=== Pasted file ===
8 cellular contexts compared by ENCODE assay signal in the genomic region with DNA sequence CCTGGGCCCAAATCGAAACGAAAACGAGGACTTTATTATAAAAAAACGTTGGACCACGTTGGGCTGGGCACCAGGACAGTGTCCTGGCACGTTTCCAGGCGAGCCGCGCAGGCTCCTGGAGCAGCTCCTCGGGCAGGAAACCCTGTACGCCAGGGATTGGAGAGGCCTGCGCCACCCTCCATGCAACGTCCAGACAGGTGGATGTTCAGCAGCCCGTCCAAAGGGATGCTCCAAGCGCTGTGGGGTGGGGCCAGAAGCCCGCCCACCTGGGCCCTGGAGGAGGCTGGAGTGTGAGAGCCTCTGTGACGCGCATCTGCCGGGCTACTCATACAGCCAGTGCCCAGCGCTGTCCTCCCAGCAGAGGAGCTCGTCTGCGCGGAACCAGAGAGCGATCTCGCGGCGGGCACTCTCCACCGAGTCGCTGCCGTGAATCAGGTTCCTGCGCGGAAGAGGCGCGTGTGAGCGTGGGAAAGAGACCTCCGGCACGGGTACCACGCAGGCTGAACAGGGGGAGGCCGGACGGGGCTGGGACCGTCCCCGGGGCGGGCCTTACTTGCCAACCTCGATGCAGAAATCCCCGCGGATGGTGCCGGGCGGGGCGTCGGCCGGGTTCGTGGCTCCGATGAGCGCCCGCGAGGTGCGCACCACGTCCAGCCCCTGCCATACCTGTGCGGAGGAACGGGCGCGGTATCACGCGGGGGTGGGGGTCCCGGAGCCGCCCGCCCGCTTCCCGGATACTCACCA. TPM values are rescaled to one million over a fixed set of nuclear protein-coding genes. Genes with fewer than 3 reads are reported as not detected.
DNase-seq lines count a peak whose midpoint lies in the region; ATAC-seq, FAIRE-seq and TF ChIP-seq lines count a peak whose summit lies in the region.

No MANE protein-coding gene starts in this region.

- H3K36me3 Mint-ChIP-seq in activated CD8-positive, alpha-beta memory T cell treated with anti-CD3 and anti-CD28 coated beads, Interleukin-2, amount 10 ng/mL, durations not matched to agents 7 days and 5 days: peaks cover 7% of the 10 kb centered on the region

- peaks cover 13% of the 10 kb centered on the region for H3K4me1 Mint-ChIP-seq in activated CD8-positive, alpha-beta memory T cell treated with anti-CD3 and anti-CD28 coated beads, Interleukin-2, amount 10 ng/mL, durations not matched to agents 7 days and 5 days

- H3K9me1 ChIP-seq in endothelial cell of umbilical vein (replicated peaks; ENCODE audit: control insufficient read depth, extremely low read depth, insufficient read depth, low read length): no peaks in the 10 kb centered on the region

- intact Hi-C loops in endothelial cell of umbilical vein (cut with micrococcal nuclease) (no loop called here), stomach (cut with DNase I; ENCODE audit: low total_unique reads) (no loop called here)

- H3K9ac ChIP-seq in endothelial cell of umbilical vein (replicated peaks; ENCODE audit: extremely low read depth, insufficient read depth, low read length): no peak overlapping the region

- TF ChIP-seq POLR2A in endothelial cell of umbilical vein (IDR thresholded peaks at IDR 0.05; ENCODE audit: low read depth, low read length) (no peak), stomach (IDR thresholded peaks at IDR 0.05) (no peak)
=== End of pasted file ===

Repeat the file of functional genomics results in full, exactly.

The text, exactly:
8 cellular contexts compared by ENCODE assay signal in the genomic region with DNA sequence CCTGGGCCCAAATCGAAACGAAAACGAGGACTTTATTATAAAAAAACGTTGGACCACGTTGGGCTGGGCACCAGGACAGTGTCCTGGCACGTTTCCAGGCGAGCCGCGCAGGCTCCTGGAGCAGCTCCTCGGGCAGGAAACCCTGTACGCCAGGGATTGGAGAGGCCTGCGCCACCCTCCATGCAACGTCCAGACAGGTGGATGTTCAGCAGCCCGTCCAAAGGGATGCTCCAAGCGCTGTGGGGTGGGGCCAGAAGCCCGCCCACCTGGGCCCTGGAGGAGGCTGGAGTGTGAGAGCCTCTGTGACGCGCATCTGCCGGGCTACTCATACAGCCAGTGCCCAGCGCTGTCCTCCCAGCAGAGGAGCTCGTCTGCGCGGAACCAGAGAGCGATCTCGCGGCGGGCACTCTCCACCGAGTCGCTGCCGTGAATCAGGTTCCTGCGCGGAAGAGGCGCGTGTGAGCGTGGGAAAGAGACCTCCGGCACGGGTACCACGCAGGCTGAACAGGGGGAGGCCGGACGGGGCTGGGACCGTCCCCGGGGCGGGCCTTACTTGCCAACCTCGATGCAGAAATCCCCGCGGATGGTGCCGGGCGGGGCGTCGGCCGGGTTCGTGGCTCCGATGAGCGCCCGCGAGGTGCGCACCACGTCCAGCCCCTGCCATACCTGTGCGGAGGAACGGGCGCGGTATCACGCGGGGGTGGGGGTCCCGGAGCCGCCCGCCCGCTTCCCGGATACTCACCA. TPM values are rescaled to one million over a fixed set of nuclear protein-coding genes. Genes with fewer than 3 reads are reported as not detected.
DNase-seq lines count a peak whose midpoint lies in the region; ATAC-seq, FAIRE-seq and TF ChIP-seq lines count a peak whose summit lies in the region.

No MANE protein-coding gene starts in this region.

- H3K36me3 Mint-ChIP-seq in activated CD8-positive, alpha-beta memory T cell treated with anti-CD3 and anti-CD28 coated beads, Interleukin-2, amount 10 ng/mL, durations not matched to agents 7 days and 5 days: peaks cover 7% of the 10 kb centered on the region

- peaks cover 13% of the 10 kb centered on the region for H3K4me1 Mint-ChIP-seq in activated CD8-positive, alpha-beta memory T cell treated with anti-CD3 and anti-CD28 coated beads, Interleukin-2, amount 10 ng/mL, durations not matched to agents 7 days and 5 days

- H3K9me1 ChIP-seq in endothelial cell of umbilical vein (replicated peaks; ENCODE audit: control insufficient read depth, extremely low read depth, insufficient read depth, low read length): no peaks in the 10 kb centered on the region

- intact Hi-C loops in endothelial cell of umbilical vein (cut with micrococcal nuclease) (no loop called here), stomach (cut with DNase I; ENCODE audit: low total_unique reads) (no loop called here)

- H3K9ac ChIP-seq in endothelial cell of umbilical vein (replicated peaks; ENCODE audit: extremely low read depth, insufficient read depth, low read length): no peak overlapping the region

- TF ChIP-seq POLR2A in endothelial cell of umbilical vein (IDR thresholded peaks at IDR 0.05; ENCODE audit: low read depth, low read length) (no peak), stomach (IDR thresholded peaks at IDR 0.05) (no peak)